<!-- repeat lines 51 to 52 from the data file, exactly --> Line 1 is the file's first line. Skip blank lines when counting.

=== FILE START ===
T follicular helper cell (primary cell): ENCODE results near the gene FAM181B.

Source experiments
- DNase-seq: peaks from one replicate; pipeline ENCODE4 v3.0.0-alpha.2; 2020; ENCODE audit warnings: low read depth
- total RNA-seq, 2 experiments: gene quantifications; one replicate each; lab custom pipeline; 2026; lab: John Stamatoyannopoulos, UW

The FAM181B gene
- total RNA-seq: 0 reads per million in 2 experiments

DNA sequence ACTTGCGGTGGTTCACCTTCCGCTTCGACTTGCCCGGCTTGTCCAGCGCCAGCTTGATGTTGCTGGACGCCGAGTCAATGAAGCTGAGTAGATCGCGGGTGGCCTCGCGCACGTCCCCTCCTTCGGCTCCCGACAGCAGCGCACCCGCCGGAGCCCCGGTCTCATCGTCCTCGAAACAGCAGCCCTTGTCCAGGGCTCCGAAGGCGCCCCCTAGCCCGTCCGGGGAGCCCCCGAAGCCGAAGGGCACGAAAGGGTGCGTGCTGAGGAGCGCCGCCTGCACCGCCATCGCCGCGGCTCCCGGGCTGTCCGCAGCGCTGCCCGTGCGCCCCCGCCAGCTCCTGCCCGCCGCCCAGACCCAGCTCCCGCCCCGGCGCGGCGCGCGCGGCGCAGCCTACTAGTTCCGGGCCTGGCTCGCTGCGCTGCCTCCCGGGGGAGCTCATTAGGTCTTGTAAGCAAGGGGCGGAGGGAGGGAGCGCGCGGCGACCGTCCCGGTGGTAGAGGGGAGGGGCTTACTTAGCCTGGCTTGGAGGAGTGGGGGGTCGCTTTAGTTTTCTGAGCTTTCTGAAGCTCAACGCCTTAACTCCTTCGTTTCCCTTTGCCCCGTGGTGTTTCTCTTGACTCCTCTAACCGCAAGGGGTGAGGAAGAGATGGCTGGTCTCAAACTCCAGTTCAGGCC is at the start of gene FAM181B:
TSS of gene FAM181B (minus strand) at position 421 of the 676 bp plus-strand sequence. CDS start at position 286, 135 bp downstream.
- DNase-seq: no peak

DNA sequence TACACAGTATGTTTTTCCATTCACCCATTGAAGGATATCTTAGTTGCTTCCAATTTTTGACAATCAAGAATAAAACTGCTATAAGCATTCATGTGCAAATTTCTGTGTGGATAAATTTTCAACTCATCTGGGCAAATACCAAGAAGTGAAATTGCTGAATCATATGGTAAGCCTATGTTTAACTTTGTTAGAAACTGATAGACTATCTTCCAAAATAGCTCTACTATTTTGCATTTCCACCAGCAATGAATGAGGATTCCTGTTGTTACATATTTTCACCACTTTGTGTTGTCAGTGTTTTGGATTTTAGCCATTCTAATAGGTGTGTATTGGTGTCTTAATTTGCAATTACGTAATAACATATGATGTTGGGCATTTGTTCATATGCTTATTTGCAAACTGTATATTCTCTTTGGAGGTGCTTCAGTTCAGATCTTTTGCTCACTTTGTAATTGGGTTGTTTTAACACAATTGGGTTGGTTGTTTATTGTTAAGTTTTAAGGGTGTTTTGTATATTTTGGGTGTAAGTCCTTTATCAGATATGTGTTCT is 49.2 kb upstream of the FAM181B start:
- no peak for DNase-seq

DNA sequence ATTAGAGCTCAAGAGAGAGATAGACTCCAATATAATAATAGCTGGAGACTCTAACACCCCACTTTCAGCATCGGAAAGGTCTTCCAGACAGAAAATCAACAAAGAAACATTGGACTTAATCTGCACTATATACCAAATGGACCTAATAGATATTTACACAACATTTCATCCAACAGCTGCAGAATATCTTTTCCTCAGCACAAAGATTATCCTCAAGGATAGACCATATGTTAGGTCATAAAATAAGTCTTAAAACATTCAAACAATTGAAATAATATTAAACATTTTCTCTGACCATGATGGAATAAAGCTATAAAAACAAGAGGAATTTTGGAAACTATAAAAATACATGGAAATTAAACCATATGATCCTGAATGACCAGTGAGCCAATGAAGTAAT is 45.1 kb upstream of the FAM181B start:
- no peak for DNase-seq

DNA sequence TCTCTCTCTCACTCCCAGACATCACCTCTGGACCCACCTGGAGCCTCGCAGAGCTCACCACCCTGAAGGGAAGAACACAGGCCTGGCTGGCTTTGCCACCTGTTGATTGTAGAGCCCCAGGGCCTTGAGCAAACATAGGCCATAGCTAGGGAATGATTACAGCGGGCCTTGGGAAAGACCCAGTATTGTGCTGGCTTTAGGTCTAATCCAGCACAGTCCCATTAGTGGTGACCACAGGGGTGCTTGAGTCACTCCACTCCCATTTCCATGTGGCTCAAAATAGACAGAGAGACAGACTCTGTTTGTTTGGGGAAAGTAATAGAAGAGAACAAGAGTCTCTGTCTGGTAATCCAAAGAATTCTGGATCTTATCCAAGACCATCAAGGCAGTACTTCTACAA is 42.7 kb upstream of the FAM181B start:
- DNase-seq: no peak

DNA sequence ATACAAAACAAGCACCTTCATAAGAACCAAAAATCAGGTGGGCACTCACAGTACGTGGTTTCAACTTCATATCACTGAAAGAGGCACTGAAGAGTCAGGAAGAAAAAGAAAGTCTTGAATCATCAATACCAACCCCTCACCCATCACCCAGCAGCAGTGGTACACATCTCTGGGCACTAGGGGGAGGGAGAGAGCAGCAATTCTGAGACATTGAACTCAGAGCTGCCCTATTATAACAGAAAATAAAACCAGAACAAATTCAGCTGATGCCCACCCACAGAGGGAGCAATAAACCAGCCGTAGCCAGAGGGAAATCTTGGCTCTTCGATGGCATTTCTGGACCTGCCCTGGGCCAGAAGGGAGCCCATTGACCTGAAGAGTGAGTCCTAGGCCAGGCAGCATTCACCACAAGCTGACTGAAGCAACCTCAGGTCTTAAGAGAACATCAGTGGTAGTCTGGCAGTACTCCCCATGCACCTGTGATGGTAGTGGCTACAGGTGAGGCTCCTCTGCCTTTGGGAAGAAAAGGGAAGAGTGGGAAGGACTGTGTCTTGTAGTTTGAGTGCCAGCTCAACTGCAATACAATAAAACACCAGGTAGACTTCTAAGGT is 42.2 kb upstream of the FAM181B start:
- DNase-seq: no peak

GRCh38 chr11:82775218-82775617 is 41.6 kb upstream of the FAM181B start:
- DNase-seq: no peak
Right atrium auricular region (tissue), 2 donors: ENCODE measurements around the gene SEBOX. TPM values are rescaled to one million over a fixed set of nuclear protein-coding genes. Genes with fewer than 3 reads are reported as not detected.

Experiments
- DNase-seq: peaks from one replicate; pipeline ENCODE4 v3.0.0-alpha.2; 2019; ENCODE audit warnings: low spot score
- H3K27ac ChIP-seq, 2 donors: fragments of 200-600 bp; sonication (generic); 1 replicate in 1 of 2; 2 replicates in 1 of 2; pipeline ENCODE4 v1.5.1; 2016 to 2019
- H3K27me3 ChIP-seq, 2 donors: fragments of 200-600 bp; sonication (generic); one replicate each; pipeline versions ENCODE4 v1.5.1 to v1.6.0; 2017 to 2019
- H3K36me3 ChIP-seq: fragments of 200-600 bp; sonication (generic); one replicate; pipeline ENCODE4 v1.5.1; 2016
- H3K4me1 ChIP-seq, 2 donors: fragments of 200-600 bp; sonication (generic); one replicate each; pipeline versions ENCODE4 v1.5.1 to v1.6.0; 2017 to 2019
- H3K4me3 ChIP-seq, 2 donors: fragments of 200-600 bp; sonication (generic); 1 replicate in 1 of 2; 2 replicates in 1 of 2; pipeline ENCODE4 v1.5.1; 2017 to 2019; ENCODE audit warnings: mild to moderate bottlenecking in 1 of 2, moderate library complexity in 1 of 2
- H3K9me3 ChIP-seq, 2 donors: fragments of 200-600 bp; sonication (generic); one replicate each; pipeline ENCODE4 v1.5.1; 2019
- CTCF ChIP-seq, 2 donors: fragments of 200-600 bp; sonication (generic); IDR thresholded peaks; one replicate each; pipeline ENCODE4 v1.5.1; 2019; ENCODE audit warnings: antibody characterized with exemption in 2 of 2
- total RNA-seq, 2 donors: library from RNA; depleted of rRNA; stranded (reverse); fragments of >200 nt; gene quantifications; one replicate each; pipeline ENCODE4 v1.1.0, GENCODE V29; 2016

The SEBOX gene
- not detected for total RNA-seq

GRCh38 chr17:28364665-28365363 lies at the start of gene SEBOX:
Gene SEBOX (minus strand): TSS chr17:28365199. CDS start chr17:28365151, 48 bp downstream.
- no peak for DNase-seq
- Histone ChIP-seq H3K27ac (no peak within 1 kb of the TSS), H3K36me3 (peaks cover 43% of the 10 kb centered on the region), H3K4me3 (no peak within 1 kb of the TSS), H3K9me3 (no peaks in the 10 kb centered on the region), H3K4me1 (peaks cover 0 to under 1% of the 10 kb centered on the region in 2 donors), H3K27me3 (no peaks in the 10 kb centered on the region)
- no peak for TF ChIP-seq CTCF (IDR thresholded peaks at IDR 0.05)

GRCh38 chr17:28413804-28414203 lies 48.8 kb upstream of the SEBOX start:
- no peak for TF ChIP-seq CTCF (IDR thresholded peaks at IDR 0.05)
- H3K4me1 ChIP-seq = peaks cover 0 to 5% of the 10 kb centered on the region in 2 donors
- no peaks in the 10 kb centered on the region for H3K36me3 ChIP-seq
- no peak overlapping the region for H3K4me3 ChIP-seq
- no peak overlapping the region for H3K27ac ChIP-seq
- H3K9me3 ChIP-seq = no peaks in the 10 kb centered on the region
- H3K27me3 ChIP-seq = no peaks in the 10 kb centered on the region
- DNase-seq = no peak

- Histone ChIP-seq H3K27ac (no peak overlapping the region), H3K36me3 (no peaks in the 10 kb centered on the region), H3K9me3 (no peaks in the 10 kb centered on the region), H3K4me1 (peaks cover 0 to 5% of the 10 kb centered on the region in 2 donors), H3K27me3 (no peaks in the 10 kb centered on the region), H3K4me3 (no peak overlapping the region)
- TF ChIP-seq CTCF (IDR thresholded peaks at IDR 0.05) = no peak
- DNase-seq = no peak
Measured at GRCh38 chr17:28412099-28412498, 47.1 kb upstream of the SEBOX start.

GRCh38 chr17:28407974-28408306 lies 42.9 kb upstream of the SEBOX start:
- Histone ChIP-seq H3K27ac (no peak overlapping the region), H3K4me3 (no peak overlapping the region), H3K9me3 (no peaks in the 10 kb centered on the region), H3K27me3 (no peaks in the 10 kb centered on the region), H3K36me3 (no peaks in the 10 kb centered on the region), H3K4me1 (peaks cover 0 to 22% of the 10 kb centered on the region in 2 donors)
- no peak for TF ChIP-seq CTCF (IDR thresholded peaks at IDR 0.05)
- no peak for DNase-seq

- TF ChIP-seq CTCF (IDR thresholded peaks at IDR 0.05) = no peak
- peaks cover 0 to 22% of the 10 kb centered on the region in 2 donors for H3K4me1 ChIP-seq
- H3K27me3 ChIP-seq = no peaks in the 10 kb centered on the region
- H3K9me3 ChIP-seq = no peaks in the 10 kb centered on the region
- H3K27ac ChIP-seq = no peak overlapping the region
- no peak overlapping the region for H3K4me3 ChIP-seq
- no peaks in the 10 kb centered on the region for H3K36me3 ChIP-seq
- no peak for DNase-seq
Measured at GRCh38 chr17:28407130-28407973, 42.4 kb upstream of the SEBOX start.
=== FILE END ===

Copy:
GRCh38 chr17:28407974-28408306 lies 42.9 kb upstream of the SEBOX start:
- Histone ChIP-seq H3K27ac (no peak overlapping the region), H3K4me3 (no peak overlapping the region), H3K9me3 (no peaks in the 10 kb centered on the region), H3K27me3 (no peaks in the 10 kb centered on the region), H3K36me3 (no peaks in the 10 kb centered on the region), H3K4me1 (peaks cover 0 to 22% of the 10 kb centered on the region in 2 donors)